Tuesday, July 21, 2009

The Little Prince: The Official Haiku Review

I was going to try to read my list of foreign-language classics in chronological order (it seemed to make as much sense as anything else), but my fellow library patrons wouldn't cooperate. So after finishing the dense, poetic Inferno of Dante, I turned to this short little children's novel by Antoine de Saint-Exupery. I've seen it on bookstore shelves all my life, and with more than 80 million copies in print, it's likely the most famous foreign-language work for children ever published. (If there's another candidate, by all means let me know.) So by reading this 1943 work, I'm getting two birds with one stone, so to speak. (Or at least crossing it off a future Remedial Children's Lit Project list.) In any case, here's the review:

Time spent with others
Tames your heart. Awwwwwwww, that prince is
Too twee* to stay here.

Obviously, many many people are fond of this book, in which the narrator tells of being forced to land his airplane in the desert and then meeting the Little Prince there. The LP, being from another planet (really, an asteroid), tells the narrator of his travels and what he has learned. His lessons mainly have to do with learning to see with the heart, and finding value in things and people you love. There is a single rose on his asteroid, and many on earth, but he realizes "it is the time you have spent with your rose that makes your rose so important." Having imparted his wisdom to the narrator, he leaves, telling his friend not to be sad, "because there is nothing sad about old shells."

Sweet sentiments, yes. But by the time I'd finished the book (and it didn't take long, it is very brief), I was ready to gag on the sweetness. Maybe that's being a bit imprecise; I'll try to explain it better. The first thing I found irritating was the continual references to how grownups don't get it, you can't explain things to grownups, they're beyond help, blah blah blah. I don't think it's because I myself am now a grownup who just doesn't understand things; I've read other books that state this sentiment without getting annoyed. But in those cases, the little asides about how children understand the world better than grownups felt like a secret the author was sharing with me. In this book, after about the fifth or sixth reference, it no longer felt like a secret; it felt more like pandering, or like that really eccentric teacher who thinks she's "with it" but the kids all think she's weird. (In other words, more like how Boy sees me at this point: over-the-hill and uncognizant of the fact. Twerp. But I digress.)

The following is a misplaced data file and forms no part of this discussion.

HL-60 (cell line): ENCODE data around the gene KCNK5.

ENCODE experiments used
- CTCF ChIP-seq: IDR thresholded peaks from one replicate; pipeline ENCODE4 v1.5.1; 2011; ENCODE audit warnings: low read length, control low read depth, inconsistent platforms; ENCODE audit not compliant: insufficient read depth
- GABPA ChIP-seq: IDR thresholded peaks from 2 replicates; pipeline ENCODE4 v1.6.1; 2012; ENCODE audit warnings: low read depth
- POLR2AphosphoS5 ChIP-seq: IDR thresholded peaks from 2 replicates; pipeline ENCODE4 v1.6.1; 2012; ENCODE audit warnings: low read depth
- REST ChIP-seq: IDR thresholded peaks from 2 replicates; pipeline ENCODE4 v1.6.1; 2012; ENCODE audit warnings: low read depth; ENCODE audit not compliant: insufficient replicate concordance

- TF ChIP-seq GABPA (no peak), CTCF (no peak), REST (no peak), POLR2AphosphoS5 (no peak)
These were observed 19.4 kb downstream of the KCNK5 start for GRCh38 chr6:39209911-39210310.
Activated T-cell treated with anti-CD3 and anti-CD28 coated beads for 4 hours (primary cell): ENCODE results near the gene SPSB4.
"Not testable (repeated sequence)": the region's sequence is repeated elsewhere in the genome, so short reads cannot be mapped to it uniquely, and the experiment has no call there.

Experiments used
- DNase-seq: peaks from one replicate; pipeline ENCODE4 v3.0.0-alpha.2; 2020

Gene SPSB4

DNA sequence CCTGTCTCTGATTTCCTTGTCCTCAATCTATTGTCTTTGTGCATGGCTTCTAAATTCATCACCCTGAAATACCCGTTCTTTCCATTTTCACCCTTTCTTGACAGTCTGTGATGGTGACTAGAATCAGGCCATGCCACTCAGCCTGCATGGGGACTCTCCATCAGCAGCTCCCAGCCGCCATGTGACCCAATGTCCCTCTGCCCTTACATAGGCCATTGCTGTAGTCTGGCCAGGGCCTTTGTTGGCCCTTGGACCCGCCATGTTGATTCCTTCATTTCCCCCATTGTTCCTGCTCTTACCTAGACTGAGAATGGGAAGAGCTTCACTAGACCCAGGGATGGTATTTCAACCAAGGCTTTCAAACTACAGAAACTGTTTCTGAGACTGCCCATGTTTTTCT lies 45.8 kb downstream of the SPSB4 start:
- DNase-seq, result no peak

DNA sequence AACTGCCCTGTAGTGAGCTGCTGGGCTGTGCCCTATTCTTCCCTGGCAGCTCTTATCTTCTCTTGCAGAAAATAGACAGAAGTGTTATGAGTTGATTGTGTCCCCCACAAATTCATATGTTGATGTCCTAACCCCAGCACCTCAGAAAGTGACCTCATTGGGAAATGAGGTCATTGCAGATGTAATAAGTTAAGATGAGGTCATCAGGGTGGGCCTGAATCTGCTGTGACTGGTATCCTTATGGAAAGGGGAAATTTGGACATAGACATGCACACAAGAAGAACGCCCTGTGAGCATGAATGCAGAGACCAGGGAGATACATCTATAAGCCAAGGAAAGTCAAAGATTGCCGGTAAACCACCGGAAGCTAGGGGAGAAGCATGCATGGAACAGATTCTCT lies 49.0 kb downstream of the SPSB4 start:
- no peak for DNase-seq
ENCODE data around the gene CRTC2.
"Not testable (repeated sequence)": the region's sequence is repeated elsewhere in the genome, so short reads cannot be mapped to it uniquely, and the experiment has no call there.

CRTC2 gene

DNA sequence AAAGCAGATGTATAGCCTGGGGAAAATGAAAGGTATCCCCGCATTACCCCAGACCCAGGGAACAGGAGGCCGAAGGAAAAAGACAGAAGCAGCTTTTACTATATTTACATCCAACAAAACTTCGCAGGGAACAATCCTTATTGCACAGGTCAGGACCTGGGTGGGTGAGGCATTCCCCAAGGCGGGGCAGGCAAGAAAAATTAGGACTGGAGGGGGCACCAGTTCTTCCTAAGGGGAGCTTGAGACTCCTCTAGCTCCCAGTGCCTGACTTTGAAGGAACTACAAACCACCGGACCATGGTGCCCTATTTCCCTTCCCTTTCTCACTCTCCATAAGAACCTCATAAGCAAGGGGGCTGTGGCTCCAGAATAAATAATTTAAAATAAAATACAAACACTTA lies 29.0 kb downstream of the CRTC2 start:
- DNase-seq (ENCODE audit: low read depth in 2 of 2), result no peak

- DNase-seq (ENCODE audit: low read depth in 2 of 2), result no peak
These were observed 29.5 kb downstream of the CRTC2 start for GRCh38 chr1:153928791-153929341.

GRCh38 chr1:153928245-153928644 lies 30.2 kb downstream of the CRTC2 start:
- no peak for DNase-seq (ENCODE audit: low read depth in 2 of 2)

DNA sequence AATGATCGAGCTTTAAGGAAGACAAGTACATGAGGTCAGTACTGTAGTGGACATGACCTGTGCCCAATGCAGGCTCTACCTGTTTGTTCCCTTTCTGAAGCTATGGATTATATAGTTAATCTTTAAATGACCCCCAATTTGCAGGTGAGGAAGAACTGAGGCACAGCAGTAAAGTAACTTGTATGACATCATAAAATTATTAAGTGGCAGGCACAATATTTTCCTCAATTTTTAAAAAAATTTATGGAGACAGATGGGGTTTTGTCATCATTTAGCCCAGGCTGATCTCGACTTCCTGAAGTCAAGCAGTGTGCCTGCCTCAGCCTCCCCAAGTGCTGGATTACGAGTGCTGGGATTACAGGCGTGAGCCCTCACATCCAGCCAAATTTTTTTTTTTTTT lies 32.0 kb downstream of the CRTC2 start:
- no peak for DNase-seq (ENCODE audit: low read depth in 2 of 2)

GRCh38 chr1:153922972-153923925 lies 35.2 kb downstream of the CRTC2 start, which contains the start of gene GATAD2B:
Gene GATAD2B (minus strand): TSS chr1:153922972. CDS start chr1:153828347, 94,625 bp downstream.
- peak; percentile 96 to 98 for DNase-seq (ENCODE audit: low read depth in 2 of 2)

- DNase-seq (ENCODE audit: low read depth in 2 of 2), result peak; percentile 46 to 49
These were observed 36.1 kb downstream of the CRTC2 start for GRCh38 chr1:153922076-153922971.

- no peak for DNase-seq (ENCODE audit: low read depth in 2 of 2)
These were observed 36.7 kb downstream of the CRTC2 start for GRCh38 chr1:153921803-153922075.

The other thing that I found irritating about the book wasn't the sweet theme itself; the story of the fox about how being tamed involves two creatures changing, that was sweet. Having it repeated about ten times with the subtlety of a sledgehammer? Not so much. For a short book, it didn't take long for me to feel like the author was really saying: "Hey! [WHACK!] Appreciate your friends! [WHACK!] Do I have your attention? [WHACK!] Friends are special! [WHACK!] Treasure your experiences! [WHACK!] Are you sure you're paying attention? [WHACK! WHACK!] Love is what it's all about!"

So maybe I'm just a cynical old grownup who sees a hat instead of a snake eating an elephant ... but I think that had I read this at age nine, I would have been a cynical young reader who wanted more story, less moral. C'est la vie, no?

*twee=a Britishism meaning "affectedly or excessively [ie annoyingly] cute"


  1. Hmm. Haven't read it since tenth grade French. I liked it then, but may not revisit, given your review. Also, it is possible the message failed tohit me over the head because I only understood 1/2 the words.

  2. Well, it's possible if I'd read it in French I would have liked it better, because I would only have understood one word in ten and instead would have focused on the pictures, which are kind of cute.